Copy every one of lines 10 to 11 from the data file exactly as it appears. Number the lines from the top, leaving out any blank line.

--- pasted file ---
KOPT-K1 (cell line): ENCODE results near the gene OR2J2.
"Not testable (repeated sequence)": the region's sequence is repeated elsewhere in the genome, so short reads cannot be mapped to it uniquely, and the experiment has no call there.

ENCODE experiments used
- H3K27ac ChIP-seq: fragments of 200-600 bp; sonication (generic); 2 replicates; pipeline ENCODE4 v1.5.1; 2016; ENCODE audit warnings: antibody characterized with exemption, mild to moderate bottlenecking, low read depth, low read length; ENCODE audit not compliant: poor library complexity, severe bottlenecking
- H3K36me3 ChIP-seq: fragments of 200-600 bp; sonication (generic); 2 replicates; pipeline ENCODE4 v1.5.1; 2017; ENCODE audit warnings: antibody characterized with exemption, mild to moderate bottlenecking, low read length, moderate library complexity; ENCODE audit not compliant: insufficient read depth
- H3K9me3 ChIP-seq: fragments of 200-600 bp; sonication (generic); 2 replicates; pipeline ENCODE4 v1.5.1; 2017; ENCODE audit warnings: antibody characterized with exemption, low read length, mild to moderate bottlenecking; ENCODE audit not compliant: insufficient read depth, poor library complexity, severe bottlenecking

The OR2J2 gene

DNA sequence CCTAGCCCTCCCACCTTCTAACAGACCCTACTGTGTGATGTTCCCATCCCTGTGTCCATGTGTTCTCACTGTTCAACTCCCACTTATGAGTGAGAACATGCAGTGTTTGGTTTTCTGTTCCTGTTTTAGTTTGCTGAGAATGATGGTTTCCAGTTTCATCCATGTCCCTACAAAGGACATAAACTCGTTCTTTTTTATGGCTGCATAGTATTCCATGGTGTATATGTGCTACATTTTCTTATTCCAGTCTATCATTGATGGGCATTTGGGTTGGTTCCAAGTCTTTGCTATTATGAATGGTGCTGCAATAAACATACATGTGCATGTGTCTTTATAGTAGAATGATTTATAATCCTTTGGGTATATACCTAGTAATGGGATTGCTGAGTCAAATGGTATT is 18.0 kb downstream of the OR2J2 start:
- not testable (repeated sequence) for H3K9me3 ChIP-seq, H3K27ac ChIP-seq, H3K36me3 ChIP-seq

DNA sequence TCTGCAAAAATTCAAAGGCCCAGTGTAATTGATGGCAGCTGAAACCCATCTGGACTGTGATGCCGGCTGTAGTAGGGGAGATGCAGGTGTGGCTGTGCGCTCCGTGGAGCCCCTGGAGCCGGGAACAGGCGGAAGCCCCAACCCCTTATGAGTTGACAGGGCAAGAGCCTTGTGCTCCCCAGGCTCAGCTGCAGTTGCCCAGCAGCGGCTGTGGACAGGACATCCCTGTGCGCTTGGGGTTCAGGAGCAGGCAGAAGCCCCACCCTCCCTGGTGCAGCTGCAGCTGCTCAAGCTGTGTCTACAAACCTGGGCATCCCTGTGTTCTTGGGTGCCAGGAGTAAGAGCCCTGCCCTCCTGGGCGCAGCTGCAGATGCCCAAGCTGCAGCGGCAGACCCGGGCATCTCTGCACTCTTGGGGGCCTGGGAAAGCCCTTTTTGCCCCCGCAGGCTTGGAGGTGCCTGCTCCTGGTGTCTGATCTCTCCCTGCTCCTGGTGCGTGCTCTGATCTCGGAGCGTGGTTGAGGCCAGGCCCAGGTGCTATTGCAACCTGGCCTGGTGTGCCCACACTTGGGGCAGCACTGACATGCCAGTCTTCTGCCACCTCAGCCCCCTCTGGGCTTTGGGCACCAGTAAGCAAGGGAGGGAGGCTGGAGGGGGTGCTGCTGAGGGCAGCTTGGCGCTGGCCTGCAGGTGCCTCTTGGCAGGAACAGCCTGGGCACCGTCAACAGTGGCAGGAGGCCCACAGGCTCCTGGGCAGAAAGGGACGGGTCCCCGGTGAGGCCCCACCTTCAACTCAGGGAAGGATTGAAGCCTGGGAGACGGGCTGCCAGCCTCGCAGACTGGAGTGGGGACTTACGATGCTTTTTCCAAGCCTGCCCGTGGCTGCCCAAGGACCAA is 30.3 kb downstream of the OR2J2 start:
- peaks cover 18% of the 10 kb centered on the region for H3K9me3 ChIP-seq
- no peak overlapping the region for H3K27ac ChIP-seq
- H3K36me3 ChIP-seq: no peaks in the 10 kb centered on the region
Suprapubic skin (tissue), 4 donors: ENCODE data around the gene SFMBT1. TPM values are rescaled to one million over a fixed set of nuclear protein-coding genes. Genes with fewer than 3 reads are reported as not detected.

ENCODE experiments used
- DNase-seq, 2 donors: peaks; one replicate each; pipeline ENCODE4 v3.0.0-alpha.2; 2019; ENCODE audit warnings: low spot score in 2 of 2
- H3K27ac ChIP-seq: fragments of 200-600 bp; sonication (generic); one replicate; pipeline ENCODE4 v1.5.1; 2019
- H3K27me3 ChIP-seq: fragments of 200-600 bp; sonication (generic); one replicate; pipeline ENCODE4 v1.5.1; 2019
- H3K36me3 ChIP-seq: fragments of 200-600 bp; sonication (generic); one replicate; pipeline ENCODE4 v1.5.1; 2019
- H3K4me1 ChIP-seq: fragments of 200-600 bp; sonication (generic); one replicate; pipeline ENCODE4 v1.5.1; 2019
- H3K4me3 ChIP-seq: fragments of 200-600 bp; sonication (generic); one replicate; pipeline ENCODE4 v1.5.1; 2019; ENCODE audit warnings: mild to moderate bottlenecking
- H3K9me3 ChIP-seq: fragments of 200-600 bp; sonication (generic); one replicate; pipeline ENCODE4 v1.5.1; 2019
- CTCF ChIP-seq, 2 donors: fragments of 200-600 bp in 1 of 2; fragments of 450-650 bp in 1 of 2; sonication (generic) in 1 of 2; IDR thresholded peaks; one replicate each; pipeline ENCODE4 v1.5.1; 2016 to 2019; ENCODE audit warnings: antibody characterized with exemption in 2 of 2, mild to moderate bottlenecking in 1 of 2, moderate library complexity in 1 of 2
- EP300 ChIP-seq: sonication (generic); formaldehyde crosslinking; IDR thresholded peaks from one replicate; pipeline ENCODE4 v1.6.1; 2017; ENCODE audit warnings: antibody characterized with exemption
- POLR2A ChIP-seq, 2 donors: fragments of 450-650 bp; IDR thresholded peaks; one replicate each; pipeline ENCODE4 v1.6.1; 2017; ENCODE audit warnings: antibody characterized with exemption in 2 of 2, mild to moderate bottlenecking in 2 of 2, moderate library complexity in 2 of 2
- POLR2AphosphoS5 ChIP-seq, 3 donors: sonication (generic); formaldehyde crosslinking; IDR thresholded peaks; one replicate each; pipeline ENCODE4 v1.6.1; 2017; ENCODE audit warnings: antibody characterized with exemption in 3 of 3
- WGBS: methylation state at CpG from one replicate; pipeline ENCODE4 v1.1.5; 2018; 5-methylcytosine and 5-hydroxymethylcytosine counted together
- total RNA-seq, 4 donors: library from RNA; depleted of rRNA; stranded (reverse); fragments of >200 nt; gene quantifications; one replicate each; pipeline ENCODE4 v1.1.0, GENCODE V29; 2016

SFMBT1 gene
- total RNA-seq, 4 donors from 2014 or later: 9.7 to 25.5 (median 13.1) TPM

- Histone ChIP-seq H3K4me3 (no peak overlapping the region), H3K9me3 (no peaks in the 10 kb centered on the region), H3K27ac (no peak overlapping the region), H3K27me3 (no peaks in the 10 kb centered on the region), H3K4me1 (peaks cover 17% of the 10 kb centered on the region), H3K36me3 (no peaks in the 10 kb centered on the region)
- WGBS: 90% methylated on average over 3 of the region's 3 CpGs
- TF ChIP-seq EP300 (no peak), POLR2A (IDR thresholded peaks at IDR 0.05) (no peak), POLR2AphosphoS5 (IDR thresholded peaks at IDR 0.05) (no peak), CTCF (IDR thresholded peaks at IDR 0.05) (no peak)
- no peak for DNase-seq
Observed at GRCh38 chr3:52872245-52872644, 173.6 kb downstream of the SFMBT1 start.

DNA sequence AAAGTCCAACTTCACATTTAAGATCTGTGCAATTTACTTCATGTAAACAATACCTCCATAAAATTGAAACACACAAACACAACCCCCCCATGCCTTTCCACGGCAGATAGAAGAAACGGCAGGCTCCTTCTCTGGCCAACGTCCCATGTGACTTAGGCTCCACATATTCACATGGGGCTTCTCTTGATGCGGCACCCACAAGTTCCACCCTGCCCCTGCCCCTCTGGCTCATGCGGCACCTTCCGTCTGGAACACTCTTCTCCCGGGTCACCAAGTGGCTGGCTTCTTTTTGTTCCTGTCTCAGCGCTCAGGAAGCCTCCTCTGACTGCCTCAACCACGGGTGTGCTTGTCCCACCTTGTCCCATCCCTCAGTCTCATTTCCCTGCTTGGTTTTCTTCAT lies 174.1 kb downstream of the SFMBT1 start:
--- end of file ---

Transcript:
DNA sequence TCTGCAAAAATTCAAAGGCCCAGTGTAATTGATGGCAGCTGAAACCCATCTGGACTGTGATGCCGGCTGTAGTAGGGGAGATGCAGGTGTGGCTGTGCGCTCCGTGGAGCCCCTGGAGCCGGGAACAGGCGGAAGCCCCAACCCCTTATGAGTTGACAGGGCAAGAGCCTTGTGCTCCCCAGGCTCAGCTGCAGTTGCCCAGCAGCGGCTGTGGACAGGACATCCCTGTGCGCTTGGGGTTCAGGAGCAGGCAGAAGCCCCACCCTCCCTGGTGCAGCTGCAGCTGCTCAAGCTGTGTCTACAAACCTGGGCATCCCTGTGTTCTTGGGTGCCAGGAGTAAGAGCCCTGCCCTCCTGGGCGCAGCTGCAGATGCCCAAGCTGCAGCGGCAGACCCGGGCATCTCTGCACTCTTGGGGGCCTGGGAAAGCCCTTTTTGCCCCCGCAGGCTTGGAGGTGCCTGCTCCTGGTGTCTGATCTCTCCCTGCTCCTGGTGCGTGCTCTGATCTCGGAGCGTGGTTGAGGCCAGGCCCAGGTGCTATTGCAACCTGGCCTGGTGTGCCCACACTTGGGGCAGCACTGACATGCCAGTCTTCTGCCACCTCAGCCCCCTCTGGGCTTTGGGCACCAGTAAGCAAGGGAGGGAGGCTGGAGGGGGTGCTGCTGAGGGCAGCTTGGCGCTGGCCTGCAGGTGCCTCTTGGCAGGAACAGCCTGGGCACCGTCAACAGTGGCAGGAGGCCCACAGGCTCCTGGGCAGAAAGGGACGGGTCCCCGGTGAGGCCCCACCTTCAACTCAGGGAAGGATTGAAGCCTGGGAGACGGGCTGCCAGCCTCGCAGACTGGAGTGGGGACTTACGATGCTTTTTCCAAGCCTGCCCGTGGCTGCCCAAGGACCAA is 30.3 kb downstream of the OR2J2 start:
- peaks cover 18% of the 10 kb centered on the region for H3K9me3 ChIP-seq